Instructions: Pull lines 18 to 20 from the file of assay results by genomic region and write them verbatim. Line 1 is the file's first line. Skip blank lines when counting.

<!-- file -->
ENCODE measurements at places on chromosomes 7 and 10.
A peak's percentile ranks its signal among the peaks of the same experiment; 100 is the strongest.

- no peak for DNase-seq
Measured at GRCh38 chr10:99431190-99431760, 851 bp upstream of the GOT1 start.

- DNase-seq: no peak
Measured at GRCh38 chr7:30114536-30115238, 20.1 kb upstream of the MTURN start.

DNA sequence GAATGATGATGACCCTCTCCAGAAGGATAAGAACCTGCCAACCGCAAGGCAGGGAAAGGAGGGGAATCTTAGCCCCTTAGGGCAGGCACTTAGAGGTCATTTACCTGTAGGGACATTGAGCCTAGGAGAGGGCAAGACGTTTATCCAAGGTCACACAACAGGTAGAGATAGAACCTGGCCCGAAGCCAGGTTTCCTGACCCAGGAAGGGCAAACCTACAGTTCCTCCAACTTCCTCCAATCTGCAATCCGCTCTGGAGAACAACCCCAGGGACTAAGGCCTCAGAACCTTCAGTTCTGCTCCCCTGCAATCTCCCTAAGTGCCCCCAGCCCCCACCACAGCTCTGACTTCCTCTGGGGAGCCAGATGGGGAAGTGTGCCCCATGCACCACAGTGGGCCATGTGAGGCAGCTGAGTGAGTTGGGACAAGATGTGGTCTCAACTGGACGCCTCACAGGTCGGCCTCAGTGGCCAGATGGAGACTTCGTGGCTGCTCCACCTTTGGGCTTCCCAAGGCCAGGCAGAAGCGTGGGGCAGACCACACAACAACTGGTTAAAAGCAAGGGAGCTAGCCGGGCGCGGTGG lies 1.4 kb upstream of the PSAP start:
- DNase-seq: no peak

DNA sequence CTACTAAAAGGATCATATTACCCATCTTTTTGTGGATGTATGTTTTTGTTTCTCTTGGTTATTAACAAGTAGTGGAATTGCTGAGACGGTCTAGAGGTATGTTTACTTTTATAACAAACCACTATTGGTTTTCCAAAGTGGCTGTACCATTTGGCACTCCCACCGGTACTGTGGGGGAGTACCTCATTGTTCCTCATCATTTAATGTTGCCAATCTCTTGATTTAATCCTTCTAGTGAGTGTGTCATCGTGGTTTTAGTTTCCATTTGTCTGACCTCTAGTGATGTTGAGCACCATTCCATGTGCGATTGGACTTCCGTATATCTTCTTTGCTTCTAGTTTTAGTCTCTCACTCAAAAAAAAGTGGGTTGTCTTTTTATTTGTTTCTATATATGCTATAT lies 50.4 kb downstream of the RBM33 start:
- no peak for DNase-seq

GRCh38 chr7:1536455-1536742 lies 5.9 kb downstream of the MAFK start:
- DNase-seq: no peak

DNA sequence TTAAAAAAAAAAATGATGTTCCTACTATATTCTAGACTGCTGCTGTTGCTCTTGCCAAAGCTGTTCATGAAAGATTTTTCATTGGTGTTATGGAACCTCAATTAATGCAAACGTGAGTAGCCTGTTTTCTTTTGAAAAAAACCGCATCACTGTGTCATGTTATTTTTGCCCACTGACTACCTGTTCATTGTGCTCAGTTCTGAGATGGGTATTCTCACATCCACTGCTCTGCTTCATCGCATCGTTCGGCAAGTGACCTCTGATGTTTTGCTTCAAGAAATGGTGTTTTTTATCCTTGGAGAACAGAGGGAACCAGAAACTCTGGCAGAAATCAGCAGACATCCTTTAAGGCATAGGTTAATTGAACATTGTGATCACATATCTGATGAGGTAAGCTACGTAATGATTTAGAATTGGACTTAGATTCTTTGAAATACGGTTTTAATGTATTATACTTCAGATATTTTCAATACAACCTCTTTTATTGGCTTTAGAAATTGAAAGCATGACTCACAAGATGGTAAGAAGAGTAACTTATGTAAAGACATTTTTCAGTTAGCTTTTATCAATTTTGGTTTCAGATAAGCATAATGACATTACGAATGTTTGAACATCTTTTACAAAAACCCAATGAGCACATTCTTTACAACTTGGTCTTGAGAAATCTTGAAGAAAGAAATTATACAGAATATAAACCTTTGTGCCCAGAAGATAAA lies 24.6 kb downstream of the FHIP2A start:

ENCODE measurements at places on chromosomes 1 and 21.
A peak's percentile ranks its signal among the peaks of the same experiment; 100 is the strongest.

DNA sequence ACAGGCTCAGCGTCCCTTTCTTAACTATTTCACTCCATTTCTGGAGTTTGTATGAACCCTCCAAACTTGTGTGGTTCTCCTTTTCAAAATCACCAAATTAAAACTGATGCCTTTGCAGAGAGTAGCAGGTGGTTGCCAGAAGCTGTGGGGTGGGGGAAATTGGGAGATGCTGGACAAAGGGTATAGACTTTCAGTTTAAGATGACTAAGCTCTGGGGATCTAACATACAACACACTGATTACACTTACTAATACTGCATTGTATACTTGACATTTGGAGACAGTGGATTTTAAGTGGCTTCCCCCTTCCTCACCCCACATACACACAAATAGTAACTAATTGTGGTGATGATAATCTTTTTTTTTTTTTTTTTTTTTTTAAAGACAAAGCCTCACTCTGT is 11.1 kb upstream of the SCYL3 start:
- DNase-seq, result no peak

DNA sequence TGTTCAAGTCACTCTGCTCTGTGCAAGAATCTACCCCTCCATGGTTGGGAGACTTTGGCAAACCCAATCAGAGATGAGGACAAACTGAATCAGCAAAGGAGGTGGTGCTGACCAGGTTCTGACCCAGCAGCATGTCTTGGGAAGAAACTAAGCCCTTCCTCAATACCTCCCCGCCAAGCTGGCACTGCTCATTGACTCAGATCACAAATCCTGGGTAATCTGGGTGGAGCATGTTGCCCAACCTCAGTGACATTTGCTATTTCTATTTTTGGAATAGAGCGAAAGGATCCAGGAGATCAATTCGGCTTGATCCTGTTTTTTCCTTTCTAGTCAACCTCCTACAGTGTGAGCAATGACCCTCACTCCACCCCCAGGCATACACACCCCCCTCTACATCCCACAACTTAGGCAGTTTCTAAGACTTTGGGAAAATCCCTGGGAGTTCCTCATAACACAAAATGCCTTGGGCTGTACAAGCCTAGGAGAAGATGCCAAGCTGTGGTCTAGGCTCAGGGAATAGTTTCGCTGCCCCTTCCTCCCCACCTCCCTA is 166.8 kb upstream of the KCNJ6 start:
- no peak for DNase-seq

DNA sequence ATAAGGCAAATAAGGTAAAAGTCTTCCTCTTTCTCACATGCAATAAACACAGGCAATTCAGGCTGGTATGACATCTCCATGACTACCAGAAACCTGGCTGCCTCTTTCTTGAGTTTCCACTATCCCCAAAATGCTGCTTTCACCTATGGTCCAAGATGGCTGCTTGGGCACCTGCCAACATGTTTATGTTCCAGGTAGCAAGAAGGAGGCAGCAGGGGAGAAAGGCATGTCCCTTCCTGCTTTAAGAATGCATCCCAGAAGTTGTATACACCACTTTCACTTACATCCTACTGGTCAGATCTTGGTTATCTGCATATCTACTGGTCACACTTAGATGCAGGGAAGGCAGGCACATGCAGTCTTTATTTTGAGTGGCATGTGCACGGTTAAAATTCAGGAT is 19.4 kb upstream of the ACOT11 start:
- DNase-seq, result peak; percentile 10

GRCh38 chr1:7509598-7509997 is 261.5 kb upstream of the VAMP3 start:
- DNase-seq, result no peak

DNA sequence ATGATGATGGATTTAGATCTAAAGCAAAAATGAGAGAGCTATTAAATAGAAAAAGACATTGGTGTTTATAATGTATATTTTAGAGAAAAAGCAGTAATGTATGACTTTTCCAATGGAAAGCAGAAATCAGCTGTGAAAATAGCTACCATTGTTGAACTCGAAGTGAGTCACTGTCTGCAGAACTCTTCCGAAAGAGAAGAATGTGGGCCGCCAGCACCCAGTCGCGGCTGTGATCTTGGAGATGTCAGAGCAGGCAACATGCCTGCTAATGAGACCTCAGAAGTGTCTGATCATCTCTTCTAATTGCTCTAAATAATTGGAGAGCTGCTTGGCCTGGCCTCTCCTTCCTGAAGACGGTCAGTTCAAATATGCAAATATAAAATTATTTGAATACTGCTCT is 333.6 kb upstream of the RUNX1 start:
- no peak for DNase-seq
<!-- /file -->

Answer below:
DNA sequence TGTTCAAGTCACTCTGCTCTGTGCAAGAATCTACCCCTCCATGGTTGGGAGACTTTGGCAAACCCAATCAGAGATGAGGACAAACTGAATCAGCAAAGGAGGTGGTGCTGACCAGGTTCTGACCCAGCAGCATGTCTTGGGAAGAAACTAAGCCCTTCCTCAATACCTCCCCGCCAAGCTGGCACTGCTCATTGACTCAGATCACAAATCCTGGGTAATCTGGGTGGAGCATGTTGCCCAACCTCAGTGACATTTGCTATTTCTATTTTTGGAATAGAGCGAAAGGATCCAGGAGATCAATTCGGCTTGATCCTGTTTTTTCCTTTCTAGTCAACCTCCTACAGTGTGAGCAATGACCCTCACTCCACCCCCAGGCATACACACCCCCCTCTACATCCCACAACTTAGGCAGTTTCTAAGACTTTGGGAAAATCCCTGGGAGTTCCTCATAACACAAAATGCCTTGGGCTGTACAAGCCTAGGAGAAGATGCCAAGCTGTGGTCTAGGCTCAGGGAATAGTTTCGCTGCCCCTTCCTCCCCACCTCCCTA is 166.8 kb upstream of the KCNJ6 start:
- no peak for DNase-seq

DNA sequence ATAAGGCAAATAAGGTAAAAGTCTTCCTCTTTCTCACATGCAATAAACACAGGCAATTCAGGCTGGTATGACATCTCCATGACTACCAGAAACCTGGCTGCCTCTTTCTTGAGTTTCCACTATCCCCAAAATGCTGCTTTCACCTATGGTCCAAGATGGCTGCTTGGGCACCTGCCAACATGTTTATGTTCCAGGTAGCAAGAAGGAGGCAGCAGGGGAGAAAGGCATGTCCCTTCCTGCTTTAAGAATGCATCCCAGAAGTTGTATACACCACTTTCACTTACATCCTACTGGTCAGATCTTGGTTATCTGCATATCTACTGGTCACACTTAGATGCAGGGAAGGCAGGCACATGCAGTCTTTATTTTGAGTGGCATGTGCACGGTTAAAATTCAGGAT is 19.4 kb upstream of the ACOT11 start: